Author: Jasper Y. Arcalas
Any views expressed in this article are those of the author and not of Philippine Statistics Authority.
The Philippines and other Asean countries would be able to cut poverty faster if they would cut tariffs on rice and eliminate trade barriers, according to the latest study released by the Organisation for Economic Co-operation and Development (OECD).
In its recent study, titled “OECD-FAO Agricultural Outlook 2017-2026”, the OECD said an Asean integrated rice market, where tariffs are scrapped and nontariff barriers are reduced, would ensure food security among developing countries in Southeast Asia.
“The development of the Asean Economic Community [AEC] extends well beyond agriculture and aims to allow for the free flow of goods, services, investment and skilled labor across the region, along with the free flow of capital,” the study read.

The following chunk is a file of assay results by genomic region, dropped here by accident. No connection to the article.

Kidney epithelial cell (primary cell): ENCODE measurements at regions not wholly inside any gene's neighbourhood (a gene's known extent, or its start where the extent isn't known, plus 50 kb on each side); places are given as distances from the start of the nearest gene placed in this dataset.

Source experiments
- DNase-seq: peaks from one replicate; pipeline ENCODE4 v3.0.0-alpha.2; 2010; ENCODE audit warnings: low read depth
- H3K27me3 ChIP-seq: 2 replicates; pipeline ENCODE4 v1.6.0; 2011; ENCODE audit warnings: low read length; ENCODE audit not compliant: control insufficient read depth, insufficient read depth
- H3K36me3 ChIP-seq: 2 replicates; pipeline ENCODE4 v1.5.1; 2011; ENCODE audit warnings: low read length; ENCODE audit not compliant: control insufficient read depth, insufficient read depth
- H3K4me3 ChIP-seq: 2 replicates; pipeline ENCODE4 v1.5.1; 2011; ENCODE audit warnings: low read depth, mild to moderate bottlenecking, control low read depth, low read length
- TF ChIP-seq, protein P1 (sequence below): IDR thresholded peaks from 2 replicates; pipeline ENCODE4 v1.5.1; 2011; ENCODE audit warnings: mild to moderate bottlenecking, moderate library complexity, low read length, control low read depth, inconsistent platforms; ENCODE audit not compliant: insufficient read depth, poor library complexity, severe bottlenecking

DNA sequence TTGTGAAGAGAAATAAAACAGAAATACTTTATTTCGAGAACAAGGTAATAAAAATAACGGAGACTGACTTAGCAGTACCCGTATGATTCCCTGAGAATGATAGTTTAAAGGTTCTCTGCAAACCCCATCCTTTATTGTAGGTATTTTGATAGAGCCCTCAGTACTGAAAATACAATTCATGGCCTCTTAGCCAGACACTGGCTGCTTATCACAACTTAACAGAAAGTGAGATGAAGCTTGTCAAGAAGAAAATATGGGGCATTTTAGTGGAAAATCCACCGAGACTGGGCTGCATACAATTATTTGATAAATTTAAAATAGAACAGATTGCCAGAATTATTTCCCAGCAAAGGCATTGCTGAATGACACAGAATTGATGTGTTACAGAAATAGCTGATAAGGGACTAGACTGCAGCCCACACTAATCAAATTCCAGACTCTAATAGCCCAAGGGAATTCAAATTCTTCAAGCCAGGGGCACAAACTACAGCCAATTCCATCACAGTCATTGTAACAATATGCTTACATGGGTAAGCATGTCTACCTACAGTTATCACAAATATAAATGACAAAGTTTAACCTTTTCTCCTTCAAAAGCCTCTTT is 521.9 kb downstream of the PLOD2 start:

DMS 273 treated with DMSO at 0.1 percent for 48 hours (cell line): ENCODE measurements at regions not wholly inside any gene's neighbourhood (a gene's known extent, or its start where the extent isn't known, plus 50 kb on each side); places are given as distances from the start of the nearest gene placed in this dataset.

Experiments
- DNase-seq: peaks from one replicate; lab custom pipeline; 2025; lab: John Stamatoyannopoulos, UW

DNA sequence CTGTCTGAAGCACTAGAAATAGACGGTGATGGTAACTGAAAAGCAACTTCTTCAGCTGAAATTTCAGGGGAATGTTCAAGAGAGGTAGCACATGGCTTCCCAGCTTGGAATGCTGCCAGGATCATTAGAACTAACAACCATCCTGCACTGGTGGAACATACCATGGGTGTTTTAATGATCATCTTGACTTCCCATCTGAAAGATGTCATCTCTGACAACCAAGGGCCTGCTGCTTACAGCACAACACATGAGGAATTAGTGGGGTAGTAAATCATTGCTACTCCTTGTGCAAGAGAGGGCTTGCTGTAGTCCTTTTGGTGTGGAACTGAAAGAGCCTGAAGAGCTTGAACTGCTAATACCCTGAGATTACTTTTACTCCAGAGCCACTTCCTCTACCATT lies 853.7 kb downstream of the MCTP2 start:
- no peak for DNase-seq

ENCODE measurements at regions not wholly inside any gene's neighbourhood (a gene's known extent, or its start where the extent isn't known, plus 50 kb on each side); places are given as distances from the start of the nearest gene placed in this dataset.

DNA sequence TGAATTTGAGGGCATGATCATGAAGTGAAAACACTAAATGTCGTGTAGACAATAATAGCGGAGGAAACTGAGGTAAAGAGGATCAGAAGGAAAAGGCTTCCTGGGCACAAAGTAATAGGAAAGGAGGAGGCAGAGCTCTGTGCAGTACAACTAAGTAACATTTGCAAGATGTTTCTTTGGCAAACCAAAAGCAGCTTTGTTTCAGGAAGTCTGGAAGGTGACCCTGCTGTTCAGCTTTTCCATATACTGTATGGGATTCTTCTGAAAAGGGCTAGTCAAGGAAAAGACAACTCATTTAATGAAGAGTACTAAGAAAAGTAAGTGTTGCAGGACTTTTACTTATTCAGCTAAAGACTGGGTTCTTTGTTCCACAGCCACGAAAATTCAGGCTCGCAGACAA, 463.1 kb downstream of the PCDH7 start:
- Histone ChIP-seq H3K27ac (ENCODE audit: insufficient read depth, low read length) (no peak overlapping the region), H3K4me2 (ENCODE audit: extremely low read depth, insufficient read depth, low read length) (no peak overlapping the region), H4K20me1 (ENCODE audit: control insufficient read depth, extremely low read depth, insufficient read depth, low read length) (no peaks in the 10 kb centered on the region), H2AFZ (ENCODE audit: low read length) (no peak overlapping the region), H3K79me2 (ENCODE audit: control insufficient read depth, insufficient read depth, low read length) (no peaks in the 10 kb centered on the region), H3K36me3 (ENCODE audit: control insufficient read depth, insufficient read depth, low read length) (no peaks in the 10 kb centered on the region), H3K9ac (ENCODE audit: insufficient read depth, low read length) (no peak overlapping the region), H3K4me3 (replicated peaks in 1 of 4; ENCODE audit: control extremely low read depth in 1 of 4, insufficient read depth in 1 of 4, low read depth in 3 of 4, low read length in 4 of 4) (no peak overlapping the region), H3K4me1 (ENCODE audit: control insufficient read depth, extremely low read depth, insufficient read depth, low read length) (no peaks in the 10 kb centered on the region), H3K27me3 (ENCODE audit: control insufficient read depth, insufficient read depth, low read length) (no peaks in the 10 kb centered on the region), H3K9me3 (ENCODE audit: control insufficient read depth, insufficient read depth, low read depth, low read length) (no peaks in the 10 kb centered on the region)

“As such, it has the potential to significantly impact growth opportunities in the region, agricultural competiveness [within countries and for the region globally], along with important policy focuses, such as food security,” it added.
In this kind of trade environment—where free flow of commodities are assured within the regional bloc—the 10 member-countries will ensure that they will be food secure in the mid- to long-term run, according to the OECD.